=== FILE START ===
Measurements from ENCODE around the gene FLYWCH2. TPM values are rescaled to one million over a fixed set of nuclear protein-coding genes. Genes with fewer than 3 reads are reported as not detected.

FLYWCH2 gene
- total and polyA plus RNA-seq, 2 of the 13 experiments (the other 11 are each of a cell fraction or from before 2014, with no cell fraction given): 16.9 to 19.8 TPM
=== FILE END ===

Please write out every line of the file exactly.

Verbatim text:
Measurements from ENCODE around the gene FLYWCH2. TPM values are rescaled to one million over a fixed set of nuclear protein-coding genes. Genes with fewer than 3 reads are reported as not detected.

FLYWCH2 gene
- total and polyA plus RNA-seq, 2 of the 13 experiments (the other 11 are each of a cell fraction or from before 2014, with no cell fraction given): 16.9 to 19.8 TPM